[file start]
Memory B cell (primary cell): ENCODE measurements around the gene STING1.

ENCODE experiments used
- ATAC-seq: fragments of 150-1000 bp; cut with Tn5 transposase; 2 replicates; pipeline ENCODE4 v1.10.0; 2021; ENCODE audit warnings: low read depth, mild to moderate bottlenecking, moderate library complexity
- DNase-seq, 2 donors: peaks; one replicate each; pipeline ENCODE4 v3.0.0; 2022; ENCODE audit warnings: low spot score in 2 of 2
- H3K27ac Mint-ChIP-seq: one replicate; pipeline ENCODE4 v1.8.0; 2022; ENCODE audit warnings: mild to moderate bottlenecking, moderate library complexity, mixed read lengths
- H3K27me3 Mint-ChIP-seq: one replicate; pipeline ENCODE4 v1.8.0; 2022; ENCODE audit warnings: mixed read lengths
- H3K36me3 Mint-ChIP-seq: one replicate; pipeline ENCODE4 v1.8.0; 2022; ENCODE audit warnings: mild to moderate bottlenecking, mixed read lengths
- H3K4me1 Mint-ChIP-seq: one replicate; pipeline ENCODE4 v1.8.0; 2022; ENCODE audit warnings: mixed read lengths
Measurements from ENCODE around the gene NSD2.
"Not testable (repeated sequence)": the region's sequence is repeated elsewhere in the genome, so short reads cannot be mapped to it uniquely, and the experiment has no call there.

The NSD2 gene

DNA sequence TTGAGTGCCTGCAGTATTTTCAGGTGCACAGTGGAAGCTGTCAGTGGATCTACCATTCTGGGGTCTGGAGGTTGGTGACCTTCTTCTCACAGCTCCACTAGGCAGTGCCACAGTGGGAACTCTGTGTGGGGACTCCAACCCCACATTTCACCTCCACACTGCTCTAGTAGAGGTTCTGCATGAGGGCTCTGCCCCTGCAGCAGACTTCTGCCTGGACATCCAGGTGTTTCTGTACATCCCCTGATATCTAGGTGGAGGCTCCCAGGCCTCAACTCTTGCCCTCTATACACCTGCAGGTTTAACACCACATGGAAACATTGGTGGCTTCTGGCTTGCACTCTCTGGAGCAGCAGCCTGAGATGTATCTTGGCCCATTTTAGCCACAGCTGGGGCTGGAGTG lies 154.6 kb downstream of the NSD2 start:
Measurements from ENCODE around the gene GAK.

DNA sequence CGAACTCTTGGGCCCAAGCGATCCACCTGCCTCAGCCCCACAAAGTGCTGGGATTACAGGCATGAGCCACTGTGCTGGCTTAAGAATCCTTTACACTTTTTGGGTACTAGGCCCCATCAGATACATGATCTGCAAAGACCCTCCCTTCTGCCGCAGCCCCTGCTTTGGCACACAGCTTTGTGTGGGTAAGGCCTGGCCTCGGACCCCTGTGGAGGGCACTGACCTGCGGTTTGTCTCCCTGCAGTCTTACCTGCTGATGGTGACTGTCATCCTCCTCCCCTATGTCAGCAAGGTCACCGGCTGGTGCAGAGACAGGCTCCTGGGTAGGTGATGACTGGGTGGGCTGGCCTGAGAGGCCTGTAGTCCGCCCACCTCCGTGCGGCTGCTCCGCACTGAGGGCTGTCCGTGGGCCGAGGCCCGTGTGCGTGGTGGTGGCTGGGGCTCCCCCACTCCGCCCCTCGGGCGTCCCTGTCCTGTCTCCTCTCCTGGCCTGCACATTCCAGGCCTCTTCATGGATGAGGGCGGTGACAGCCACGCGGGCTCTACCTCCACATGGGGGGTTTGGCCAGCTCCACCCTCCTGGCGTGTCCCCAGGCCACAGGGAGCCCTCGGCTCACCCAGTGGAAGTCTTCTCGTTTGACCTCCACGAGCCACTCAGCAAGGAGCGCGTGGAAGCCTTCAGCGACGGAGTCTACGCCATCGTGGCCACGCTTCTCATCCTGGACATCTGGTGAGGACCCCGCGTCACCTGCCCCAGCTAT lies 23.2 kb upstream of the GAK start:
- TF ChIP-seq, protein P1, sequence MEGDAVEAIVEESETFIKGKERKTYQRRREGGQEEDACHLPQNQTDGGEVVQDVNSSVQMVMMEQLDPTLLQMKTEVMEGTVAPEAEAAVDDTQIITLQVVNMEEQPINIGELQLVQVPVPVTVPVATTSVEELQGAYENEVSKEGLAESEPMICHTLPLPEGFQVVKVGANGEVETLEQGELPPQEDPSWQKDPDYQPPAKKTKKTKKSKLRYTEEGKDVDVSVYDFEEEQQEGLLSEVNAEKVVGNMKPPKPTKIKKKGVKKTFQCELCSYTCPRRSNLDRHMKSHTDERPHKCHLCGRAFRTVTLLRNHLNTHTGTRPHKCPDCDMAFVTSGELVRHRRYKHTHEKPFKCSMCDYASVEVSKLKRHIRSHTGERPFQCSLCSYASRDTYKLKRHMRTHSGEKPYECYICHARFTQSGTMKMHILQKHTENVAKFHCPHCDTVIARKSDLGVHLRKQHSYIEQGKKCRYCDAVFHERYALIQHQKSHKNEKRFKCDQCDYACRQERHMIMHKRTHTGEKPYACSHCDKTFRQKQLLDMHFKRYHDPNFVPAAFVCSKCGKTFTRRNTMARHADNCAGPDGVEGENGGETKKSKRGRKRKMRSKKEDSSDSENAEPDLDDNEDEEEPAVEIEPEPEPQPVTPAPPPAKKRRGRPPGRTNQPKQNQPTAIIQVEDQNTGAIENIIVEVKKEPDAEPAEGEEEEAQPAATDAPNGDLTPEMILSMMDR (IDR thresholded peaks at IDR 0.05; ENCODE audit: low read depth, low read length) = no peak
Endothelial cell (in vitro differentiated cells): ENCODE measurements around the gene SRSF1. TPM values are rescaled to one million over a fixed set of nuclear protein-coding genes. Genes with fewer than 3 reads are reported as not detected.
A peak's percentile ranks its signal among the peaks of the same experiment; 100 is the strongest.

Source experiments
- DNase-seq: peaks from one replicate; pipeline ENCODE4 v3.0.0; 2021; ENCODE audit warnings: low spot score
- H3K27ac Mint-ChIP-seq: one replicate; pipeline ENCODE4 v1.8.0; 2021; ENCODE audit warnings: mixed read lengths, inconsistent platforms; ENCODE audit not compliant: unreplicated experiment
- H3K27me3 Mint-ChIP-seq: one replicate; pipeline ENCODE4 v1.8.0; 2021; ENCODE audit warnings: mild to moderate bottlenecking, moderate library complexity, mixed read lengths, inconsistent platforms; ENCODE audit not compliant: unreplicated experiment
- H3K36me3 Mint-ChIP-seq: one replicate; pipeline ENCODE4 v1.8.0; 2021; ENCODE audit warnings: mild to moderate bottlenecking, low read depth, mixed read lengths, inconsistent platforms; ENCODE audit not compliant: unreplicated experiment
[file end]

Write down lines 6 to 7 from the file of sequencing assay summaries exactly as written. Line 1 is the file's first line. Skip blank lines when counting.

- H3K27me3 Mint-ChIP-seq: one replicate; pipeline ENCODE4 v1.8.0; 2022; ENCODE audit warnings: mixed read lengths
- H3K36me3 Mint-ChIP-seq: one replicate; pipeline ENCODE4 v1.8.0; 2022; ENCODE audit warnings: mild to moderate bottlenecking, mixed read lengths